I often wonder about the character of this age of ours… what it is that characterizes our particular period of history. Historians and philosophers refer to this period as ‘post modern’, but I see that name more as a place keeper, until historians looking back, will give it a name worthy of our time. Certainly, the great leap forward of present day technology… the move from analogue to digital instruments and memory has influenced our world to such a degree that it is the first thing anyone thinks of, when contemplating the unique qualities of our time. But there are other characteristics too, that are worthy of consideration.


Pluralism is the hallmark of the politically correct attitude in the west. After ideological wars, and the cold war of the previous century, we are trying to exercise tolerance and understanding in our meetings with different cultures, traditions and languages. We’ve learned that there are an infinite number of grays between black and white… and in fact, have embraced color too, in an attempt to reach a higher level of awareness. We acknowledge the possibility of many variations on any theme. It seems somewhat ironic that this philosophical attitude has become popular at the same time that our world is being restructured through the use of digital technology based on the binary code, a series of two letters, 0 and 1. On the one hand we have a language which is rather black and white, and on the other a culture that reflects an infinite spectrum.


The same can be said regarding our social mores. In principle, we are tolerant of deviations from what was once the standard of social behavior. We are willing to accept differences between people. But at the same time, because of our desire to legitimize every sort of behavior, we have begun to categorize almost every deviation from the norm, often as a syndrome which hints at some sort of genetic accident. For some time now, a child having difficulty reading is categorized as dyslexic. With the passage of time, we’ve learned of the growing ranks of OCD (obsessive compulsive disorder), bipolar disorders, ADD (attention deficit disorder), and ADHD (attention deficit hyper activity disorder). Why the need to label every departure from the norm?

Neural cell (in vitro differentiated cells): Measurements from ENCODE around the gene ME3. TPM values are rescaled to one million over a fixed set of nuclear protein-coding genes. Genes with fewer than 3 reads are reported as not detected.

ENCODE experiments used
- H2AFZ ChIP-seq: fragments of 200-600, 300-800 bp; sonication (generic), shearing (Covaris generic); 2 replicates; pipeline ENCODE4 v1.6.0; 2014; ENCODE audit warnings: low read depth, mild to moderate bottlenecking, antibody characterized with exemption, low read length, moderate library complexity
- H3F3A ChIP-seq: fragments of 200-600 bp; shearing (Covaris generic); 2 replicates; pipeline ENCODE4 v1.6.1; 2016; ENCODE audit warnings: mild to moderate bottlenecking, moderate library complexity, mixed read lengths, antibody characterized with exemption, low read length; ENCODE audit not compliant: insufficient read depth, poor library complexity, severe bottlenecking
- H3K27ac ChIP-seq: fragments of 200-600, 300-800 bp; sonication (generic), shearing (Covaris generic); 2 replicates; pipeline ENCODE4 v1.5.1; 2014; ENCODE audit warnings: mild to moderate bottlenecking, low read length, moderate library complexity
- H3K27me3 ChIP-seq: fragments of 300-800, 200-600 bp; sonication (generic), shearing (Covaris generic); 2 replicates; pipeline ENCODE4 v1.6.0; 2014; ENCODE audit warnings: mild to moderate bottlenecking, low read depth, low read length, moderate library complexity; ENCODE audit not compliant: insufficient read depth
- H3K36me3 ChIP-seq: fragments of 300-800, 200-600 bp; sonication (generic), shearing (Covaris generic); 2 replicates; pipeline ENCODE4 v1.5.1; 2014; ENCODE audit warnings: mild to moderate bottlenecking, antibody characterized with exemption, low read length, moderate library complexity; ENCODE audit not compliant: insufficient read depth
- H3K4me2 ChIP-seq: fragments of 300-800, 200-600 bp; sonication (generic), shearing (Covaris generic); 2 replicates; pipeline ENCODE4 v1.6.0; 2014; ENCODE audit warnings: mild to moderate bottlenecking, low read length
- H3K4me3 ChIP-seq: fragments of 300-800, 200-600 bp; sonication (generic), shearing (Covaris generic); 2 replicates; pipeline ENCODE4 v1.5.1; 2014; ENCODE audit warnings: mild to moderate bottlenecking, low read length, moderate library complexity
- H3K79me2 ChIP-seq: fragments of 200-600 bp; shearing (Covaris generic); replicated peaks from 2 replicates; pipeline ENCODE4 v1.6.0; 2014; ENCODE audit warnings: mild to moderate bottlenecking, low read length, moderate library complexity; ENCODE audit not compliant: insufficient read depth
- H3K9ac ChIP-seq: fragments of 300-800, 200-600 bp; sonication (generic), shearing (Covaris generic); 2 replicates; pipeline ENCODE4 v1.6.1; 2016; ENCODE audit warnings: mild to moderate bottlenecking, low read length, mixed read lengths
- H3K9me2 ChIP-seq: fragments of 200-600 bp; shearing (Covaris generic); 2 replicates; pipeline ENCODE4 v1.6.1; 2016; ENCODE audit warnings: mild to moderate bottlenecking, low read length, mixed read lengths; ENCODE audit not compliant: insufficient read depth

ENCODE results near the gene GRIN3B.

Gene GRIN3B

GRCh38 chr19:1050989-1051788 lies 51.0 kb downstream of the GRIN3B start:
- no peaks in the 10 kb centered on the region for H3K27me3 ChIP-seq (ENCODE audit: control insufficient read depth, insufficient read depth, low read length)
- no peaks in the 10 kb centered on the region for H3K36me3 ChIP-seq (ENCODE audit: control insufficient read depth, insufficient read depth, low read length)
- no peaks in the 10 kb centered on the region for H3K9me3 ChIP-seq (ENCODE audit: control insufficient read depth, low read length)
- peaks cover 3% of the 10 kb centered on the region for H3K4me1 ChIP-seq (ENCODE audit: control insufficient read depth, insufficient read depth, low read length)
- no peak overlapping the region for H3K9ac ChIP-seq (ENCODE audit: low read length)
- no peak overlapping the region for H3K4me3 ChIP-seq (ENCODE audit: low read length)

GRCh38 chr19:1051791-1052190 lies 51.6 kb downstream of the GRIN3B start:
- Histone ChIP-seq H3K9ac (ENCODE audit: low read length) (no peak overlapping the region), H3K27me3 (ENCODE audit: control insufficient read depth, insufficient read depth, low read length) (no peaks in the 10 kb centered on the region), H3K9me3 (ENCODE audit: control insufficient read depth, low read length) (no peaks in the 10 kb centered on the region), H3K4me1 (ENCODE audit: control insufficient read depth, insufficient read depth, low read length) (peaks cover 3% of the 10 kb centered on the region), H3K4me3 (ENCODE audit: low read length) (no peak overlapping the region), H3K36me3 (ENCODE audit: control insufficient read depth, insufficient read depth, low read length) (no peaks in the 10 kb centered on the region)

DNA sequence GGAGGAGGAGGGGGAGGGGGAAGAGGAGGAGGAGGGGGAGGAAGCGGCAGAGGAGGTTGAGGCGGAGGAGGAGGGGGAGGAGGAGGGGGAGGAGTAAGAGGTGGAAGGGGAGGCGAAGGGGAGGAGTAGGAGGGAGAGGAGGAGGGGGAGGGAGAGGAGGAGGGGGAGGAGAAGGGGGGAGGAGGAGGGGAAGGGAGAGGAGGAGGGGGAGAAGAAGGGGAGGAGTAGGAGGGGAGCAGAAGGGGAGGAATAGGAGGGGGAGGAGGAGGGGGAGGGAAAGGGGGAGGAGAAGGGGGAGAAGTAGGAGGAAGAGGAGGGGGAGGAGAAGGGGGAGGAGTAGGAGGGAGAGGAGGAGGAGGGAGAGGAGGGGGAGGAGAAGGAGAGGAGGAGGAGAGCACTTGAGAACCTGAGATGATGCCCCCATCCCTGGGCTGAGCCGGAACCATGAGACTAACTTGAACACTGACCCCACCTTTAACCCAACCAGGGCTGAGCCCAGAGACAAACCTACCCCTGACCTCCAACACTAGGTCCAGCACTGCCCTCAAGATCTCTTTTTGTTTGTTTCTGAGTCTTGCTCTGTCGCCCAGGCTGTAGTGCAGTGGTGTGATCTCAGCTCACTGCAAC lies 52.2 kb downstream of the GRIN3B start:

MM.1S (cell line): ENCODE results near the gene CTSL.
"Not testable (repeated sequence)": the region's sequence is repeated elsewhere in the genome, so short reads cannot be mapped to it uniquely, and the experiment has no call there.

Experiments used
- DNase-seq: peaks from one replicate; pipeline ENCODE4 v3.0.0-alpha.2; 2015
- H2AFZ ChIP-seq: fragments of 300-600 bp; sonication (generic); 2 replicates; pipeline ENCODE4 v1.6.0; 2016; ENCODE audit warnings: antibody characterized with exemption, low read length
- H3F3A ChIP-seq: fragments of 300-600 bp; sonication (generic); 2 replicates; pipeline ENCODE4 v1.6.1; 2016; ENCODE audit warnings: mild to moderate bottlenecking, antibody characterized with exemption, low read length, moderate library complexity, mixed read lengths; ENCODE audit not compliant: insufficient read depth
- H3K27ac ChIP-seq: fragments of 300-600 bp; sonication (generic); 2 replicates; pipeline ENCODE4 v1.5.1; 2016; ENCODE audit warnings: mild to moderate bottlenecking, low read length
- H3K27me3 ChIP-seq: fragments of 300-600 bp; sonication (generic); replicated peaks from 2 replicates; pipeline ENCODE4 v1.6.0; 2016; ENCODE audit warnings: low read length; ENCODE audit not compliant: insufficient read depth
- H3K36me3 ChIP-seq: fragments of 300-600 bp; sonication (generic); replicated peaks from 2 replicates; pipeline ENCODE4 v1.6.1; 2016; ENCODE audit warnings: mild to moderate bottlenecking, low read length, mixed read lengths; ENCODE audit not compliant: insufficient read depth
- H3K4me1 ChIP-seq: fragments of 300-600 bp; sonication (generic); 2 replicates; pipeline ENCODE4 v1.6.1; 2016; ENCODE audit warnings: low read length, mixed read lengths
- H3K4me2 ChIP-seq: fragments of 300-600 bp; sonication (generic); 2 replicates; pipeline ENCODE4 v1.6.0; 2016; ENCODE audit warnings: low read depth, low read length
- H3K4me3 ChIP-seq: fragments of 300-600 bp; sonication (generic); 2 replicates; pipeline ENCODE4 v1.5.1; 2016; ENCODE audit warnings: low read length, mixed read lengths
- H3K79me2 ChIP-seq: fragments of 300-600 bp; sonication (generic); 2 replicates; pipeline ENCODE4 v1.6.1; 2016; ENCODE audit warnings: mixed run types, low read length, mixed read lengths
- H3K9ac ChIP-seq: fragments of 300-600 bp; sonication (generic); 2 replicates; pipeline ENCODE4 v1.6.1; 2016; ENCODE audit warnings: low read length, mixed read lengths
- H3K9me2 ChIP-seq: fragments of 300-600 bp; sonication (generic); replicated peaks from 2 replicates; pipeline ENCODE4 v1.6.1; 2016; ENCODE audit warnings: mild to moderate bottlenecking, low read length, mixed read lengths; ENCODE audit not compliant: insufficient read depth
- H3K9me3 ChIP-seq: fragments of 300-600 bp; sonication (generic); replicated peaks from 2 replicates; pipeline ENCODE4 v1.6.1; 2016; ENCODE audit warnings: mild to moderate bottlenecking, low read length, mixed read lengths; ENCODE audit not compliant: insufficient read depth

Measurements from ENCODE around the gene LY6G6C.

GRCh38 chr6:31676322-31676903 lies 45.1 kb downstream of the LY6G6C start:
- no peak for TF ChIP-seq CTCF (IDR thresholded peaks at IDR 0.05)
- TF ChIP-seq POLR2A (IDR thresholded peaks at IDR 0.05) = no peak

As it happens, the proponents of democracy tend to embrace the idea that all people are virtually the same. The belief in this thesis promotes empathy towards our fellow man. And if someone just happens to suffer from obsessive compulsive disorder, he can’t be judged for his inability to keep up with the class at school, or to produce as much at work as his fellow employees. Yet at the same time, the very classification of the syndromes makes society more aware of a growing variant citizenry. Like the apocryphal family that has two and a half children, we may eventually realize that there are very few normal people around. And then we may finally find our salvation in the recognition that it is normal to be different… maybe even different without a label. But let us leave such thoughts for tomorrow.

gardens on kibbutz


I’ve written in the past about my experiences and what I learned on kibbutz; the most successful attempt I know of, to create a truly democratic and egalitarian society. I was a relatively young man at the time… this was more than forty years ago… and influenced by the many ideas that were going around in the 60s. I wanted to know if it was possible for people to live happily in a commune, where the wealth was shared, and where each person received what he needed to live a wholesome life, and contributed to the collective according to his abilities. The idea was simple. It appealed to my ideals. And there were many such villages scattered around Israel where that was actually happening.